When I first published my Fate of Atlantis
novelization in June 2013, it was an immensely gratifying moment. It was the culmination of a nearly four-year endeavor, one that I believed to be as perfect as I could possibly make it. Satisfied with my work on the story, I was eager for a well-deserved break. But fate had other plans for Atlantis.
In December, I was recruited by game designer Patrik Spacek to work on a contemporary remake of Indiana Jones and the Fate of Atlantis
. In essence, my feature-length novel served as a resume of my knowledge about the game. I quickly found myself in the role of creative consultant as Patrik shared numerous designs for the demo-in-progress, seeking my critical opinion. I considered this happy distraction a reward for all my hard work in bringing the novelization to life, and I was pleased to contribute my expertise to the project. Amid this creative endeavor, my writing came to the attention of IndyMag, a new online publication devoted to Indy fandom. The editor wanted to publish my novel as an illustrated monthly serial. I gladly obliged, relishing the opportunity to get my story out to a wider audience. What I hadn’t considered was the logistics of porting a moderate 350-page novel to serial format.
Having written the novelization for web-based reading, some of the chapters were in excess of 20 pages—impossible to print in a 6-page magazine allotment. The editor suggested that I revise the novel. That was absolutely the last
thing on my mind. I was burned-out on the story. I didn’t mind writing new Special Edition dialog for Indy and Sophia, but I was absolutely finished with the book. It was online for the world to enjoy, and I was done with it.
Then I saw the preview of my first chapter in IndyMag. Being a natural perfectionist, I began making little corrections to the text for the print edition. But the fledgling publication was beset with delays, and the subsequent lapse between formatting and premiere day allowed me time to revise each chapter for public consumption. Soon, my initial reluctance to revisit Atlantis was forgotten in my enthusiasm to give Indy fans the best possible story. So, I dived back into Atlantis once more, armed with my editing scissors.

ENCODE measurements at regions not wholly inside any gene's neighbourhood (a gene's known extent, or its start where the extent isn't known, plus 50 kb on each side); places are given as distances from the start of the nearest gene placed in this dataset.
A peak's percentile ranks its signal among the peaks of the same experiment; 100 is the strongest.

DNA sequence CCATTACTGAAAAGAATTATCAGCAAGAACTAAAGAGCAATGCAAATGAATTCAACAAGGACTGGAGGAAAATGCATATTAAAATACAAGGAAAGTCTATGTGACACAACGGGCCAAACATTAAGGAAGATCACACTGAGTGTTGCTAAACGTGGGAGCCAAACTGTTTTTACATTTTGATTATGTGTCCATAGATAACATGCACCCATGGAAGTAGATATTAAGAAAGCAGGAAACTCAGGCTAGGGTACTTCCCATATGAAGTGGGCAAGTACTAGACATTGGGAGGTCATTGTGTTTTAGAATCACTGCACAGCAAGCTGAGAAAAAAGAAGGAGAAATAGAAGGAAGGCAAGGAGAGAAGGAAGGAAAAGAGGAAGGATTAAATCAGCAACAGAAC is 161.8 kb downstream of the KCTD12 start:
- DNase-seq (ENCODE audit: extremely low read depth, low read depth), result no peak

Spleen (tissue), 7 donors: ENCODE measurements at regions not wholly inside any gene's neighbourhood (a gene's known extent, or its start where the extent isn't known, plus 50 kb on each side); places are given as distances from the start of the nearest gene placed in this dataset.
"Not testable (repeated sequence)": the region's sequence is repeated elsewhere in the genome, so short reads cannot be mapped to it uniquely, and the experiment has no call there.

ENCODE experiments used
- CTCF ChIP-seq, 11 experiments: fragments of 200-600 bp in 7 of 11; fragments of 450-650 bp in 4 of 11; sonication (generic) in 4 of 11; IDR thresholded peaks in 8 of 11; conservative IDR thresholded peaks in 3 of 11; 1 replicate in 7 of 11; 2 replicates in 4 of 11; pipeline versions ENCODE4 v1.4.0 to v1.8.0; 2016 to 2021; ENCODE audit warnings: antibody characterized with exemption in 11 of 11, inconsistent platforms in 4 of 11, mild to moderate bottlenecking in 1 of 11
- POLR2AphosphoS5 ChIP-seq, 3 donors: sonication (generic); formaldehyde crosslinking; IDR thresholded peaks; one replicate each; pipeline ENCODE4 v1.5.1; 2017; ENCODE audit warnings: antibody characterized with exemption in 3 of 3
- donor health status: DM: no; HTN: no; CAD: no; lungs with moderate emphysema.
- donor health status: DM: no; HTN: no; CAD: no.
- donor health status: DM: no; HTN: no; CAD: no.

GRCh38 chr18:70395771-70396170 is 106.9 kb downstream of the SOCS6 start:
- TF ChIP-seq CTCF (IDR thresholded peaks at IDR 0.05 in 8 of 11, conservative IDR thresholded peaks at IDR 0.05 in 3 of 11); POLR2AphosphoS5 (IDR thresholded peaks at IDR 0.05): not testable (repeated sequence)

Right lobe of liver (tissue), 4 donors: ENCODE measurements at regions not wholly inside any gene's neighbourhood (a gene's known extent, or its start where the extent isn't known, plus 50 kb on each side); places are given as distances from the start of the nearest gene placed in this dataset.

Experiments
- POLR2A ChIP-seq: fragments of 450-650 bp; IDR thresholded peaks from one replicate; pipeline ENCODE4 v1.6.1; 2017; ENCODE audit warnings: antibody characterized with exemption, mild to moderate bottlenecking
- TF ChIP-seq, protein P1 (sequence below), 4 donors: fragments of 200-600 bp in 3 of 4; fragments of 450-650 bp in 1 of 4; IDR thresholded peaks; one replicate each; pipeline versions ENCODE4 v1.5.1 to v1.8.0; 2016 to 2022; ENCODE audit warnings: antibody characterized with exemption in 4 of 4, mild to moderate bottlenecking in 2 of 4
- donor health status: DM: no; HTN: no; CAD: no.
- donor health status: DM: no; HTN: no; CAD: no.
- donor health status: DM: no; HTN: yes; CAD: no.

In reviewing the story, I was able to address a number of narrative problems that were brought to my attention by sharp-eyed readers. Chief among these, several historical errors I had overlooked in my zeal for writing the adaption. I was literally researching on the fly as I wrote each chapter. The remaining issues were discovered in the process of revisiting the novel after so many years. In an effort to expand the story, I'd written several lengthy scenes which unnecessarily diverted the storyline. These went to the cutting room floor, along with a slew of extraneous banter between our protagonists in the course of their journey. I also excised a vast amount of tedious description for the sake of simplicity. Less is, quite often, more, as the adage goes.
Longer chapters were divided at natural break points, with the goal of reducing each chapter to 7 - 12 pages. All told, I shaved off about 45 pages from the manuscript, creating a much leaner narrative that, I believe, stands up nicely alongside the Indy films and the original Bantam novel series. Now, I hope that fans of the game will enjoy experiencing this classic Indy adventure in a shining new format which will give a renewed appreciation for Hal Barwood's epic masterpiece.
See you in Atlantis!
Fate of Atlantis e-book